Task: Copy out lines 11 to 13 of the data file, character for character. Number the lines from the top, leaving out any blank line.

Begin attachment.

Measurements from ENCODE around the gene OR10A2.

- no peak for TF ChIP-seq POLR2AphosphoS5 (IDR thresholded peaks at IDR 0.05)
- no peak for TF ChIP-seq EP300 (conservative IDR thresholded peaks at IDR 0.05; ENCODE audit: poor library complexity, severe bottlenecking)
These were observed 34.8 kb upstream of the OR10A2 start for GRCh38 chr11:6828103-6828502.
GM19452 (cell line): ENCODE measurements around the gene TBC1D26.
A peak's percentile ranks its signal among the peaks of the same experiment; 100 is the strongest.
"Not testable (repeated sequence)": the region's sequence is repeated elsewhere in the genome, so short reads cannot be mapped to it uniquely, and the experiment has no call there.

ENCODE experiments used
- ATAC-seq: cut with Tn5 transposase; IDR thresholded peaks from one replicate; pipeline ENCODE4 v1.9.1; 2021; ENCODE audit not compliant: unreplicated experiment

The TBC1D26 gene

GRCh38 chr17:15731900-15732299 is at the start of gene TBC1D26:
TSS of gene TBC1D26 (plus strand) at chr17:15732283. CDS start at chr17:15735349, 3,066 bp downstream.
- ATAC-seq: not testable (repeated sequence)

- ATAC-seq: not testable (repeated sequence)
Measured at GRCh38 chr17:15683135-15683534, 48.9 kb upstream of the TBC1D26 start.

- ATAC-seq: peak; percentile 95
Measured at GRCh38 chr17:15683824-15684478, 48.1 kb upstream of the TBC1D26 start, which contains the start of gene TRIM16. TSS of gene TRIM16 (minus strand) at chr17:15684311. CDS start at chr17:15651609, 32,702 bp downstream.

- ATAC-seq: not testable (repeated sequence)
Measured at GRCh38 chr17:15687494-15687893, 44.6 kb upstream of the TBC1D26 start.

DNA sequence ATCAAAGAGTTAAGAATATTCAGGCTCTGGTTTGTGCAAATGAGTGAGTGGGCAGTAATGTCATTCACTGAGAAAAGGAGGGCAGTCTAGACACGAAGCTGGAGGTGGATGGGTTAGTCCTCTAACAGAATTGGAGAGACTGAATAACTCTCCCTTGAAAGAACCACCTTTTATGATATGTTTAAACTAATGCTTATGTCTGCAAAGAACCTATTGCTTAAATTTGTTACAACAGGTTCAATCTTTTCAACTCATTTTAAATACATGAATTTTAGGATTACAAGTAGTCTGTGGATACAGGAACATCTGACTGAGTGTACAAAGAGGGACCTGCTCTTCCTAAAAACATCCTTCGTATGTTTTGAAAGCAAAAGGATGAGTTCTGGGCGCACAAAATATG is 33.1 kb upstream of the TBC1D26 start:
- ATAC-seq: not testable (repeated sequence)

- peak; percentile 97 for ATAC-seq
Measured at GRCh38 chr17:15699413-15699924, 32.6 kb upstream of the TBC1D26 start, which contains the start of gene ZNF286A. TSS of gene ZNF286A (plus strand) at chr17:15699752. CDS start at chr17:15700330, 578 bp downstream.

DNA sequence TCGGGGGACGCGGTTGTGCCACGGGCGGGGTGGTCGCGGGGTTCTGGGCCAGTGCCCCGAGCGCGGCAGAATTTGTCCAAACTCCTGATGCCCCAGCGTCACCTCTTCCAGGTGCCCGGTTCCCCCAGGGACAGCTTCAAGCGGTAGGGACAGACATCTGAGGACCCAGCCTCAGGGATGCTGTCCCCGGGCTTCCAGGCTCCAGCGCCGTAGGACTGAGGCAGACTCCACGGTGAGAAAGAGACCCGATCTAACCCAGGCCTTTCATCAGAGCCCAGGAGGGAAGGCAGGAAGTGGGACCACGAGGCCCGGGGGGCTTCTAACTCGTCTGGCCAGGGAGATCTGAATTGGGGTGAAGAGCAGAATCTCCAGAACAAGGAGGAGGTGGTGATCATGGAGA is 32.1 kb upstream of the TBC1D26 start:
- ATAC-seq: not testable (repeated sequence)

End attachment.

GRCh38 chr17:15731900-15732299 is at the start of gene TBC1D26:
TSS of gene TBC1D26 (plus strand) at chr17:15732283. CDS start at chr17:15735349, 3,066 bp downstream.
- ATAC-seq: not testable (repeated sequence)